A new encryption standard that is supposed to make web browsing faster and more secure has just been approved.
Called Transport Layer Security 1.3, it is designed to make sure encryption kicks in faster, and that hackers and other malicious actors can't recycle old code. It was approved by The Internet Engineering Task Force, a name I still think is better suited for a comic superhero team.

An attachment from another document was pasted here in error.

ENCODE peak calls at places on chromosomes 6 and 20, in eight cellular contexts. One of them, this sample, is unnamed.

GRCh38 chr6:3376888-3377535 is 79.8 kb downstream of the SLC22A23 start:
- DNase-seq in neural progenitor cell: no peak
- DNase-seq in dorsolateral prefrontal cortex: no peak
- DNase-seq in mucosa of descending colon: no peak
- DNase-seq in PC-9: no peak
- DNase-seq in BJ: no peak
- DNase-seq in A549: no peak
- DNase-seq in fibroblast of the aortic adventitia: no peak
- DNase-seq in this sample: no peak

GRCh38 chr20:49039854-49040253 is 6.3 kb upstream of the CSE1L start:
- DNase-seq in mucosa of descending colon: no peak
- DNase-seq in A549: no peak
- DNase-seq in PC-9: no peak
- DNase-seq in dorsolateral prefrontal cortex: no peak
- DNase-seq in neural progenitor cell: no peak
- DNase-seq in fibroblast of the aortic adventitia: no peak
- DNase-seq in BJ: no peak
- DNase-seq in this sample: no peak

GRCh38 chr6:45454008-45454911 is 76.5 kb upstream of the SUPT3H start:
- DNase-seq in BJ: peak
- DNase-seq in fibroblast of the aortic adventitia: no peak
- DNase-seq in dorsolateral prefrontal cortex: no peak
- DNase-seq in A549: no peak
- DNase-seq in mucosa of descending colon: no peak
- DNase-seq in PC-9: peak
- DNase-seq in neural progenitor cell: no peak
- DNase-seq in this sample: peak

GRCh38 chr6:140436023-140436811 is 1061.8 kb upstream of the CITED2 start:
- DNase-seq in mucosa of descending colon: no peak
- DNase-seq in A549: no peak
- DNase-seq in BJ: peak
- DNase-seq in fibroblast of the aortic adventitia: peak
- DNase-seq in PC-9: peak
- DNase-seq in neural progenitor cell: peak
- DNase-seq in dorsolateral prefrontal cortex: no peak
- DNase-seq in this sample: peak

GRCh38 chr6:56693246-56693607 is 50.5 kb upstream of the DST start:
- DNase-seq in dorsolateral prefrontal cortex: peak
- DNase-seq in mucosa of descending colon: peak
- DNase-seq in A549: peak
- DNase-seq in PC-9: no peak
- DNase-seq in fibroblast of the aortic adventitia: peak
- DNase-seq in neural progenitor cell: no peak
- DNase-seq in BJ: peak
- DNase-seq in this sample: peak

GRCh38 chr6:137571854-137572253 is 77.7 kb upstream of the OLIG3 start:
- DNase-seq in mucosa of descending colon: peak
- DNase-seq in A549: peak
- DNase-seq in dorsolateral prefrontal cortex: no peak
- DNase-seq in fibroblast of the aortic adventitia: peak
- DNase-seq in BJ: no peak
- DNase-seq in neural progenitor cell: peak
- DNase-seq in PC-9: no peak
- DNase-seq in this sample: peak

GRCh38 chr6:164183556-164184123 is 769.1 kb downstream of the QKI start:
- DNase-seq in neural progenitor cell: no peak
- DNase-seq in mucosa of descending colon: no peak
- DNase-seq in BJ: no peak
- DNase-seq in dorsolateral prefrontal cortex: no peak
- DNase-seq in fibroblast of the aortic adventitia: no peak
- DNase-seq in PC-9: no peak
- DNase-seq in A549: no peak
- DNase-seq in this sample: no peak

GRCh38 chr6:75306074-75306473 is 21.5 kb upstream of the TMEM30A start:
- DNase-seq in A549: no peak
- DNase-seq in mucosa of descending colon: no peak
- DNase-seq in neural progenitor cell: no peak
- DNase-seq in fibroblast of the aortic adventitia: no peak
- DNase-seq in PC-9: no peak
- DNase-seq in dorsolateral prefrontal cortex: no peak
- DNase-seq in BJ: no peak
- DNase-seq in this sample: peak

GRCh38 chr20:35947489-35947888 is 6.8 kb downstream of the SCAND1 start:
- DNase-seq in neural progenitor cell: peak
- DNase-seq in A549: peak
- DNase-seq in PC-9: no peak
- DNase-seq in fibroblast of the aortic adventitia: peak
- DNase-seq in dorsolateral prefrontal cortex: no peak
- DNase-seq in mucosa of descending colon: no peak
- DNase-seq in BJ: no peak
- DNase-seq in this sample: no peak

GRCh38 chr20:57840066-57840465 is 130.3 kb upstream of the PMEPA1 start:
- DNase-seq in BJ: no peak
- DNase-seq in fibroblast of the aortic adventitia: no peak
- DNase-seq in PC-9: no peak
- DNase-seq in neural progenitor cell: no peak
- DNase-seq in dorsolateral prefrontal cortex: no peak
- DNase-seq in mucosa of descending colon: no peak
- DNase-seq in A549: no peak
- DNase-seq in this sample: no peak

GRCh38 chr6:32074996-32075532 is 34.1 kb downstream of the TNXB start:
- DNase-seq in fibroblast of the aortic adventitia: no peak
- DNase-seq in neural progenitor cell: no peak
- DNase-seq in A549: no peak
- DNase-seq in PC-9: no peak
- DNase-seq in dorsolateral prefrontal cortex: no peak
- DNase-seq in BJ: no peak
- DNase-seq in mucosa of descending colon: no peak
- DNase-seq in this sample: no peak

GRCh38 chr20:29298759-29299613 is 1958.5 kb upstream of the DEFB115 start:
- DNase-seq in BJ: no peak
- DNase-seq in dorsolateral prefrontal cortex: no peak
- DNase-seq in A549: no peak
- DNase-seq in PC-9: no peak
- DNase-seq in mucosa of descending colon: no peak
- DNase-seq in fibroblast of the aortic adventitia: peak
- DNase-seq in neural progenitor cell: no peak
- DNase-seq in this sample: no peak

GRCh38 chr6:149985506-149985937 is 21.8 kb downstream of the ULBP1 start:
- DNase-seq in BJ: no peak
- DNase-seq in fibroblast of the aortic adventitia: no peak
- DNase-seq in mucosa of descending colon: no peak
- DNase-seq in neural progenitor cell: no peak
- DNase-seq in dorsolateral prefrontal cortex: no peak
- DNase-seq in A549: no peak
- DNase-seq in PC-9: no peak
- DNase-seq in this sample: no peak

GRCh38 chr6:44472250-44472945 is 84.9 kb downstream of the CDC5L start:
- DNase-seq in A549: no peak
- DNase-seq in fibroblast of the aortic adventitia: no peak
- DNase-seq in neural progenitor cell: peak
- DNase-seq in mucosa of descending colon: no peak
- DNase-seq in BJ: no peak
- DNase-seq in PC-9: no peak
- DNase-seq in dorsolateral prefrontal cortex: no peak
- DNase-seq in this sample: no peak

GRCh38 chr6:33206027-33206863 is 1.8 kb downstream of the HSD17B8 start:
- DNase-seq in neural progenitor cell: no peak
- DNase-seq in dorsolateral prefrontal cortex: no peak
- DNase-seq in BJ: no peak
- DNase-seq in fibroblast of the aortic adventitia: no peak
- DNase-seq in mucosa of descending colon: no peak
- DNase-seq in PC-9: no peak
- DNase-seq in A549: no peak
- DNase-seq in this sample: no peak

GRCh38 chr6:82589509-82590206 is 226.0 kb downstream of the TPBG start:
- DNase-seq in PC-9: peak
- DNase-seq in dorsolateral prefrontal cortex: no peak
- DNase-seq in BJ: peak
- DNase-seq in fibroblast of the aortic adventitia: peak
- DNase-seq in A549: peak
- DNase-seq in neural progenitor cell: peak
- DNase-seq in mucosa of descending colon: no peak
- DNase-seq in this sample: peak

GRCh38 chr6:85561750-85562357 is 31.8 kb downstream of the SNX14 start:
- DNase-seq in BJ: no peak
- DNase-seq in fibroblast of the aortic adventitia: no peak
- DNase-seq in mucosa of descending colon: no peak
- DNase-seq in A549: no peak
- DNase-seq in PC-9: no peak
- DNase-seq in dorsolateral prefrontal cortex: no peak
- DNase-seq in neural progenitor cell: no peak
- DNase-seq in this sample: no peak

You can find all the technical details here (opens in new tab), but in a nutshell, it reduces the amount of unencrypted data both sides send, as you communicate with a server and try to bring up a webpage.
It was also said that the old encryption algorithms will not be available, meaning hackers won’t be able to use legacy code to evade security measures.
Another benefit of the new standard is faster browsing. For repeated connections, this also means faster services.
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